What is HHO? Want to know more about Hydrogen Technology?
WHAT IS HHO?
HHO stands for 2-parts Hydrogen & 1-part Oxygen. When 2 Hydrogen atoms are bound to 1 Oxygen atom, you have water, but when you separate the atoms from each other, you have Hydrogen & Oxygen mixed gas. The correct term for this gas is Oxyhydrogen.
There are many names for this gas mix, such as browns gas, green gas, Hydroxy, Di-Hydroxy and water gas. The wonderful thing about this gas is the byproduct, which is water. There is no smog or fumes that are plaguing our planet today.
HHO (Oxyhydrogen) will combust when brought to its autoignition temperature. For a stoichimetric mixture at normal atmospheric pressure, autoignition occurs at about 570 °C (1065 °F). The minimum energy required to ignite such a mixture with a spark is about 20 microjoules. At standard temperature and pressure, Oxyhydrogen can burn when it is between about 4% and 95% hydrogen by volume. When ignited, the gas mixture releases energy and converts to water vapor, which sustains the reaction: 241.8 kJ of energy (LHV) for every mole of H2 burned. The amount of heat energy released is independent of the mode of combustion, but the temperature of the flame varies. The maximum temperature of about 2800 °C is achieved with a pure stoichimetric mixture, about 700 degrees hotter than a hydrogen flame in air. When either of the gases is mixed in excess of this ratio, or when mixed with an inert gas like nitrogen, the heat must spread throughout a greater quantity of matter and the temperature will be lower. (Source: Wikipedia) Okay, so now you know what HHO is, but how is it made? By a simple method called electrolysis, a method first recorded in 1800 by William Nicholson and Johann Ritter. Electrolysis involves the passage of an electric current (DC) thru electrodes. As we know, batteries have a positive and a negative.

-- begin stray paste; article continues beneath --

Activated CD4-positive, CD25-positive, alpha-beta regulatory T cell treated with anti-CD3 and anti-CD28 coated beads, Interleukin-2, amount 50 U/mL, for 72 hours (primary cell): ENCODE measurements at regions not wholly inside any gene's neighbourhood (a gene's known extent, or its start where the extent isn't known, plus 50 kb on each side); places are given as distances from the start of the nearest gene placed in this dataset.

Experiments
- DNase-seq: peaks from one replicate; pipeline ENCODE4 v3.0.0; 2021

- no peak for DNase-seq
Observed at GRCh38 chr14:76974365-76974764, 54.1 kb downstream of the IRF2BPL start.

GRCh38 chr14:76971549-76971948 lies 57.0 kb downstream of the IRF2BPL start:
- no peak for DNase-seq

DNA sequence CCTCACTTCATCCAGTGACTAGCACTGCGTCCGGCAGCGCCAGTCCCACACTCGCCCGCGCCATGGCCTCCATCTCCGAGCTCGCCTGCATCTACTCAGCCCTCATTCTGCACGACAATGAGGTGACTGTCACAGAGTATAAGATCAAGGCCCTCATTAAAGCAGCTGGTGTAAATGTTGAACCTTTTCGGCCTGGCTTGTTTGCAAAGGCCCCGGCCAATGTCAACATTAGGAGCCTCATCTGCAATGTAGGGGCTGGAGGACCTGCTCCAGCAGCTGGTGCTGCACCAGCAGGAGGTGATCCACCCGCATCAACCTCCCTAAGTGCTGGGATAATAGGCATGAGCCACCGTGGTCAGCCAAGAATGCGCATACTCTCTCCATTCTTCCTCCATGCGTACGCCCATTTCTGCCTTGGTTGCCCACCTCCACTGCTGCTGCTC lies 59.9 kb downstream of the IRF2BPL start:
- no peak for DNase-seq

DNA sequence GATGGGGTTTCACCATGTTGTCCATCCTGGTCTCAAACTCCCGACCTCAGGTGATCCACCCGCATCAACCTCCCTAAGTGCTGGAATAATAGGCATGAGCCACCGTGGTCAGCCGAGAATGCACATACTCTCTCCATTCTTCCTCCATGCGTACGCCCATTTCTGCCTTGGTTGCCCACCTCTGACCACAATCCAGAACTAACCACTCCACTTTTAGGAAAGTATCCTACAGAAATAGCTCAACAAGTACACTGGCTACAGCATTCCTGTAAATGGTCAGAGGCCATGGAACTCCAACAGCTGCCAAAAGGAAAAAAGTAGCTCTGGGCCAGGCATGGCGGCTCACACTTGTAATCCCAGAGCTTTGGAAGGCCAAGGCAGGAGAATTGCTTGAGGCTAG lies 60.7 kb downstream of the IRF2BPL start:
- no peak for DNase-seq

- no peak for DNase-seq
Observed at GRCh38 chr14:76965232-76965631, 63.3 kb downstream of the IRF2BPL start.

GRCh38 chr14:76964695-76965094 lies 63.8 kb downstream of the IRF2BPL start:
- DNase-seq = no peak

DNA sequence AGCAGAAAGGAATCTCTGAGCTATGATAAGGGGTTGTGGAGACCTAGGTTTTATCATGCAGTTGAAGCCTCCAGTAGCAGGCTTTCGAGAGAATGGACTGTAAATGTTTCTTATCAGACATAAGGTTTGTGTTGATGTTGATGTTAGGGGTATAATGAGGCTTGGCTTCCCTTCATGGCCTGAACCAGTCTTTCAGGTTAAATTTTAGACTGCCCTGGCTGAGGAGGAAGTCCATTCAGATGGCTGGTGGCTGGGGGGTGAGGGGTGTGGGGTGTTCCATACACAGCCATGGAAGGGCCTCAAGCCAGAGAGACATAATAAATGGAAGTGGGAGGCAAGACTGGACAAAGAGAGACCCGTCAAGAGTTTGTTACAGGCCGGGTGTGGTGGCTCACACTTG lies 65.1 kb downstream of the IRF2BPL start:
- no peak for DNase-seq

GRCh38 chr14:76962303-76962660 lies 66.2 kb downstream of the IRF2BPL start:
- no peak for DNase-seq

A pure stoichimetric mixture may be obtained by water electrolysis, which uses an electric current to dissociate the water molecules:
Electrolysis: 2 H2O → 2 H2 + O2
Combustion: 2 H2 + O2 → 2 H2O (Source: Wikipedia)
With electrolysis, you have 2 types of electrodes called cathodes and anodes. The cathodes are positively charged; the anodes are negatively charged. The electrolysis process causes oxidation (rust), which can wreak havoc in an HHO generator with corrosive materials.
Water, by itself, is not a good conductor of electricity, so an electrolyte is commonly added to the water to allow electric current to pass through the water, breaking it down into HHO. There are many types of electrolytes, and each has pros and cons. Most manufactured HHO generators are designed for a particular electrolyte. We discussed what HHO is and how it's made, but how does it help?
"Modern gasoline engines have an average efficiency of about 25 to 30% when used to power an automobile. In other words, of the total heat energy of gasoline, 70 to 75% is rejected (as heat) in the exhaust or consumed by the motor (friction, air turbulence, heat through the cylinder walls or cylinder head, and work used to turn engine equipment and appliances such as water and oil pumps and electrical generator), and only about 25% of energy moves the vehicle." Source: Wikipedia
Adding the HHO gas to the air intake increases efficiency. It creates an atmosphere that allows the gasoline to burn more cleanly and efficiently, and the engine requires less fuel whilst operating more smoothly and producing less carbon monoxide and dioxide.